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McHenry Dry Needling Near You

Dry needling is a technique trained physical therapists use for the treatment of pain and movement impairments.  The technique uses a “dry” needle, one without medication or injection, inserted through the skin into specific areas of the muscle. Other terms commonly used to describe dry needling include trigger point dry needling, functional dry needling, and intramuscular manual therapy. Our McHenry physical therapy clinic and physical therapists are trained to help patients with McHenry dry needling.

Dry needling involves a thin filiform needle that penetrates the skin and stimulates underlying myofascial trigger points and muscular and connective tissues. The needles are typically smaller than hypodermic needles and are solid rather than hollow with a more rounded tip. The needle allows a physical therapist to target tissues that are not manually palpable. If you are looking for highly rated McHenry dry needling therapy near you, contact our office at 815-451-4502 to speak with one of our local physical therapists.

Table of Contents

Why use dry needling?
What is the difference between dry needling and accupuncture?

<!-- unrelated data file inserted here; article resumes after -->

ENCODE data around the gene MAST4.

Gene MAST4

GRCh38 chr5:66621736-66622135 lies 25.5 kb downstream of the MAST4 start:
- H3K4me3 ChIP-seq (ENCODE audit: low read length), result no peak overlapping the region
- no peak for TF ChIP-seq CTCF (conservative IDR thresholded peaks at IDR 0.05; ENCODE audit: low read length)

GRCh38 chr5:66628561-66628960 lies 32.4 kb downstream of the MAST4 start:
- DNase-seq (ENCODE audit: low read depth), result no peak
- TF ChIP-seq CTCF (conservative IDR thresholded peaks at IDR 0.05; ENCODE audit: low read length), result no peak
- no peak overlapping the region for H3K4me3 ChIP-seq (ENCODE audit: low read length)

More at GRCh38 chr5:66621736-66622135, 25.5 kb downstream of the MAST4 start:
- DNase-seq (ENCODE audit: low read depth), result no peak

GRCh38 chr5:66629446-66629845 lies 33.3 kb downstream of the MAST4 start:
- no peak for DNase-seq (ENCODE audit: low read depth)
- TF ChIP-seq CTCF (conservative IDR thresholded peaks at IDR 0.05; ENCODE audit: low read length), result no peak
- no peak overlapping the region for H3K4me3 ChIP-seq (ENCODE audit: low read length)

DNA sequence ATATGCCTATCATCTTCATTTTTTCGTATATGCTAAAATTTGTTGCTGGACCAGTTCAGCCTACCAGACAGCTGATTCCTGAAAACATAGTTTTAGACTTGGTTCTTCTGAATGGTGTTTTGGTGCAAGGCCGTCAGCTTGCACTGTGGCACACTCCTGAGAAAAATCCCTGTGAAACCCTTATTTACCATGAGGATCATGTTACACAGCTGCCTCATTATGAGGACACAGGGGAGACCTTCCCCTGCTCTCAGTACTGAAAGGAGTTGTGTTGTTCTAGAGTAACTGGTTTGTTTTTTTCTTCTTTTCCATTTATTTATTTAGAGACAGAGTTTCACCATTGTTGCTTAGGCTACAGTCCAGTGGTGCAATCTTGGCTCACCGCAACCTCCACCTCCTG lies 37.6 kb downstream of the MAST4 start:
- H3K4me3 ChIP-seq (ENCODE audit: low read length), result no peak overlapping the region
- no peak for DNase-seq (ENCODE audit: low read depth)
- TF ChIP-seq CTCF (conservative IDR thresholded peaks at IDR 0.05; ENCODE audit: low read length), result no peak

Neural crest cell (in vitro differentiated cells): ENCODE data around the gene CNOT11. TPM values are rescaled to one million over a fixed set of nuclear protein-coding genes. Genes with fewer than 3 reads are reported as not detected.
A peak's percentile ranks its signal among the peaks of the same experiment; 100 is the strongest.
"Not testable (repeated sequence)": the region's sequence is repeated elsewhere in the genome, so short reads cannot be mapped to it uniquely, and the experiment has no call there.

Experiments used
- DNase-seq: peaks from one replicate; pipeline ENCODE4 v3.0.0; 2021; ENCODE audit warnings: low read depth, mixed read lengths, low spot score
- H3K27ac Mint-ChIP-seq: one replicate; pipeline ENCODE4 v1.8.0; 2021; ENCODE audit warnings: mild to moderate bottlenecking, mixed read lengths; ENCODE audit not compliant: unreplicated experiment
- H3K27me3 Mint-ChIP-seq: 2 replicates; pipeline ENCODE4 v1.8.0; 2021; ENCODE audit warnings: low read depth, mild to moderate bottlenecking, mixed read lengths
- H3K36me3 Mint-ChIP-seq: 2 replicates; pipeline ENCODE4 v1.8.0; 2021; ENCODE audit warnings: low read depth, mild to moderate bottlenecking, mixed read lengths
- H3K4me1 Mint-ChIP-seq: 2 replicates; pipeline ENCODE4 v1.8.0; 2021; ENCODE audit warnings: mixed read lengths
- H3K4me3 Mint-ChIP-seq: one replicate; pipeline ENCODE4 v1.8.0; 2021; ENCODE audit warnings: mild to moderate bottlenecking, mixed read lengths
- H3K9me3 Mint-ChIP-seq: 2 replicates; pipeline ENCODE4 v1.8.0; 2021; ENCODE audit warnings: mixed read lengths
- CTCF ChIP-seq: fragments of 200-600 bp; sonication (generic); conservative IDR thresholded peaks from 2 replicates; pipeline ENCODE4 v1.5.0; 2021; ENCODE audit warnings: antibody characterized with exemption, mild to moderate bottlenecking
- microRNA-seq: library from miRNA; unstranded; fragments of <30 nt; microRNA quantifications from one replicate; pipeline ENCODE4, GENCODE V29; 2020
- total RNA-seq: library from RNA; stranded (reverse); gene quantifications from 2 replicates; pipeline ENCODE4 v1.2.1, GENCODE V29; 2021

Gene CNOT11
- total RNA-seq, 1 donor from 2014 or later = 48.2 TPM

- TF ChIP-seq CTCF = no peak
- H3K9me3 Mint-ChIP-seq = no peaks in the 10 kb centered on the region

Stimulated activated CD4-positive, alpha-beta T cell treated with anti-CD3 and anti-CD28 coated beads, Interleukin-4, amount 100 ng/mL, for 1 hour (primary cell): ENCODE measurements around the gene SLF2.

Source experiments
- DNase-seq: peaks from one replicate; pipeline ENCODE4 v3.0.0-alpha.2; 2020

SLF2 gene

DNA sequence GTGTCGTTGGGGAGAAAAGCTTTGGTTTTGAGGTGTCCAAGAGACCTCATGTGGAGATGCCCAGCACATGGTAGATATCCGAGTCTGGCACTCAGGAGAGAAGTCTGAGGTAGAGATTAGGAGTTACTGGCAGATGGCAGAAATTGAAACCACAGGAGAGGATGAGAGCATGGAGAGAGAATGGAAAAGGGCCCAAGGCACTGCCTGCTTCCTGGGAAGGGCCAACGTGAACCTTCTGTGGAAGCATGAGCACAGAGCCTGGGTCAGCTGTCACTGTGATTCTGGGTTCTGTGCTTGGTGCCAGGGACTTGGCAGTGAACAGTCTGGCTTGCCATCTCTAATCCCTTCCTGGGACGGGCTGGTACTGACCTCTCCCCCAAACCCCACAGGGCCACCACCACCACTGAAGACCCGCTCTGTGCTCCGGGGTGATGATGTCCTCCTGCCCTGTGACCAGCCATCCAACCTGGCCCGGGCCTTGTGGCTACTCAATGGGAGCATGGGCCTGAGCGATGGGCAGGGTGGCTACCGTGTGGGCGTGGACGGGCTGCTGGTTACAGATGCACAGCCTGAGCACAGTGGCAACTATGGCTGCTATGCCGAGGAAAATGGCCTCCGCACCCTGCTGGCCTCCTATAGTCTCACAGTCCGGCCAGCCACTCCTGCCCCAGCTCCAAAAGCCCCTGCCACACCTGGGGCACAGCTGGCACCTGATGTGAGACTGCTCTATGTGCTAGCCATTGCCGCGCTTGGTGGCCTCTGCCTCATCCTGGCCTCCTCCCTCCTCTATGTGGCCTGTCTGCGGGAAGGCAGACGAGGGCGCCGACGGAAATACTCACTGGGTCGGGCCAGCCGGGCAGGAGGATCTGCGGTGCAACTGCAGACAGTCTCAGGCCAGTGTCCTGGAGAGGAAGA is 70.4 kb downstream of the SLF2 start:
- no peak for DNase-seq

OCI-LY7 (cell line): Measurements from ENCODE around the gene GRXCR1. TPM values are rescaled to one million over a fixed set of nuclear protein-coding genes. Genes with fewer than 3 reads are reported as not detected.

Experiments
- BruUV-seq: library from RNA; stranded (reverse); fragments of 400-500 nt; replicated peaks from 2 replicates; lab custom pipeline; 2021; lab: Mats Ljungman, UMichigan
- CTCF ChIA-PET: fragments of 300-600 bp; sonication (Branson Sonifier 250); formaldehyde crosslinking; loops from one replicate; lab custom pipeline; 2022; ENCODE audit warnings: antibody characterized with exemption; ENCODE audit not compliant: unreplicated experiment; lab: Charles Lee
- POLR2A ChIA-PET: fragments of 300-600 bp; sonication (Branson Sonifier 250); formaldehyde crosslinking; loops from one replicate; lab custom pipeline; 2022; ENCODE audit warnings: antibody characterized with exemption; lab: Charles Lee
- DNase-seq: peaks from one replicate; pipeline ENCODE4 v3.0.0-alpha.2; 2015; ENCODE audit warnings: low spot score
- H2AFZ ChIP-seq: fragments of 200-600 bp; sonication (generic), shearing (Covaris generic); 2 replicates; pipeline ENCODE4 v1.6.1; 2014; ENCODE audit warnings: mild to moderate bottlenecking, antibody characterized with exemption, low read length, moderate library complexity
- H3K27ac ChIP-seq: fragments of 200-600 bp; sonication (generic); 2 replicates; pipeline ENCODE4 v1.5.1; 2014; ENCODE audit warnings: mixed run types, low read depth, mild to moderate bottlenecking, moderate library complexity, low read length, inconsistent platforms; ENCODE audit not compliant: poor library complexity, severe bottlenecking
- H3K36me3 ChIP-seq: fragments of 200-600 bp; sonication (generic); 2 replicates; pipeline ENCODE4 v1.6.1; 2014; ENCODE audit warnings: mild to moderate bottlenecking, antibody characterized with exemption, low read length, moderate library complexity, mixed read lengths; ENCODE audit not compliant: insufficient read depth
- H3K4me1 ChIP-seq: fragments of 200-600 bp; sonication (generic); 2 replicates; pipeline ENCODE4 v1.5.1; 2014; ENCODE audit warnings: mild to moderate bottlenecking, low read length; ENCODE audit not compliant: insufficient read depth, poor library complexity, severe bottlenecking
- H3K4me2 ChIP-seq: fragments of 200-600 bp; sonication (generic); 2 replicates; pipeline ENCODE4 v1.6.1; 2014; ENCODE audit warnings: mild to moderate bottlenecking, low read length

Is it painful?
What can be treated?
What are the benefits?
How much does dry needling cost?
Who shouldn’t use dry needling?
Contact Us

Why use Dry Needling?

Our McHenry physical therapists use dry needling, along with other manual therapy techniques, with the goal of releasing or inactivating trigger points, a taut band of skeletal muscle located within a larger muscle group, to relieve pain or improve range of motion. In physical therapy, trigger points are hyperirritable spots within a taut band of contractured skeletal muscle fibers that produce local and/or referred pain when stimulated. There are two types of trigger points, latent and active. A latent trigger point is a taut band of skeletal muscle that is only painful upon compression, but does not usually cause pain otherwise. While an active trigger point is a taut band of skeletal muscle that is spontaneously painful. Active trigger points can have referred tenderness, motor dysfunction and an autonomic response. These are what patients usually refer to when they say they have a “trigger spot.”